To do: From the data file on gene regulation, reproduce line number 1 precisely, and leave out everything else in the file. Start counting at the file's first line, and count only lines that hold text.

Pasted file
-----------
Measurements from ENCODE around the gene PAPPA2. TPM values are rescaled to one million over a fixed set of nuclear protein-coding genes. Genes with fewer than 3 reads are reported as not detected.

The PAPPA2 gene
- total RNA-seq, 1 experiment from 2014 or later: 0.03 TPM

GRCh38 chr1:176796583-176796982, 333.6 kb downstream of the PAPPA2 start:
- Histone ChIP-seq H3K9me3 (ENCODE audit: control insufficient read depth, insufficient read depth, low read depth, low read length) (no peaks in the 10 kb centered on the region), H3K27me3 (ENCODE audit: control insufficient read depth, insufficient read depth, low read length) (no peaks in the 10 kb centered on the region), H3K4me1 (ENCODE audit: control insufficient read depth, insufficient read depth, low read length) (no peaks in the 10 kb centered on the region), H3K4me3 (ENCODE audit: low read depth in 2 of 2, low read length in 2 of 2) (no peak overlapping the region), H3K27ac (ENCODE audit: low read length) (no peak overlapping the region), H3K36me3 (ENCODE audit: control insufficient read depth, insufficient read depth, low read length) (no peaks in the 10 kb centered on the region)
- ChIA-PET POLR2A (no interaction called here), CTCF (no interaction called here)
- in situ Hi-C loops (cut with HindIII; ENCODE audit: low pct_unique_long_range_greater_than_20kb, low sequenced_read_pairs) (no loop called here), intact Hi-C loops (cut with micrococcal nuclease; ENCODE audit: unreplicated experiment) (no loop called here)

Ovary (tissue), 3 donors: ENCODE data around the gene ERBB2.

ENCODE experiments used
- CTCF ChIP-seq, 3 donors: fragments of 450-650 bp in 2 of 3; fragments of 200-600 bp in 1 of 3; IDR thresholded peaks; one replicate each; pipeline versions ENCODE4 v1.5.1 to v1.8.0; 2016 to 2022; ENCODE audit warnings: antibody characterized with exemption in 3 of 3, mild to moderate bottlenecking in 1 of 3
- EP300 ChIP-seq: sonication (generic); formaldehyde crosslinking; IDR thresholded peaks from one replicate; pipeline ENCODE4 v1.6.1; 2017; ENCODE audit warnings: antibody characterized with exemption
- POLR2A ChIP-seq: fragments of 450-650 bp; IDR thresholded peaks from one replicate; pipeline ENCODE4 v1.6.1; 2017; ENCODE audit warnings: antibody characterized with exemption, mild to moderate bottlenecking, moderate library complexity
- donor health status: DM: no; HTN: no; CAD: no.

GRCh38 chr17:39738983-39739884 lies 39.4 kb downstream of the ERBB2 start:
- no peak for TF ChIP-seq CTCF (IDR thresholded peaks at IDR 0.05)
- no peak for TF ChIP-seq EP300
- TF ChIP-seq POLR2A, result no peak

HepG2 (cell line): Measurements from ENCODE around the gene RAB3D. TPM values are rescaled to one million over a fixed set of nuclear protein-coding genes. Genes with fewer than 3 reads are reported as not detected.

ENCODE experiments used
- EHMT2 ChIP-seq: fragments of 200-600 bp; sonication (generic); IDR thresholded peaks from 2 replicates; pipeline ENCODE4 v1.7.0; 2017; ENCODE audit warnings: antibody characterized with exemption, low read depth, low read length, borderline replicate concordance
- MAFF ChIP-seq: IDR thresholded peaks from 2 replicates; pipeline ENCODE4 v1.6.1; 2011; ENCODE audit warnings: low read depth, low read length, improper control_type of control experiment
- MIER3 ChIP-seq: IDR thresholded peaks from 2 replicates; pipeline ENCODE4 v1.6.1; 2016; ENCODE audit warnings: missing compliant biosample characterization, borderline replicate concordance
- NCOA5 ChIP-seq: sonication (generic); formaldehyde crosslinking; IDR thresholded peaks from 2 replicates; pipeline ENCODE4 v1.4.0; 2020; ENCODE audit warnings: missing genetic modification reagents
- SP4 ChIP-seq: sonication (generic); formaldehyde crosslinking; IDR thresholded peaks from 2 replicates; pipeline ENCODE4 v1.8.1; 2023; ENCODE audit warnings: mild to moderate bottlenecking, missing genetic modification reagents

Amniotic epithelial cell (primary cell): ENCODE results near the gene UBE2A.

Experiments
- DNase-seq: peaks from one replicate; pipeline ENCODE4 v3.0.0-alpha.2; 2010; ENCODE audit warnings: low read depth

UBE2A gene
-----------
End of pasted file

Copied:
Measurements from ENCODE around the gene PAPPA2. TPM values are rescaled to one million over a fixed set of nuclear protein-coding genes. Genes with fewer than 3 reads are reported as not detected.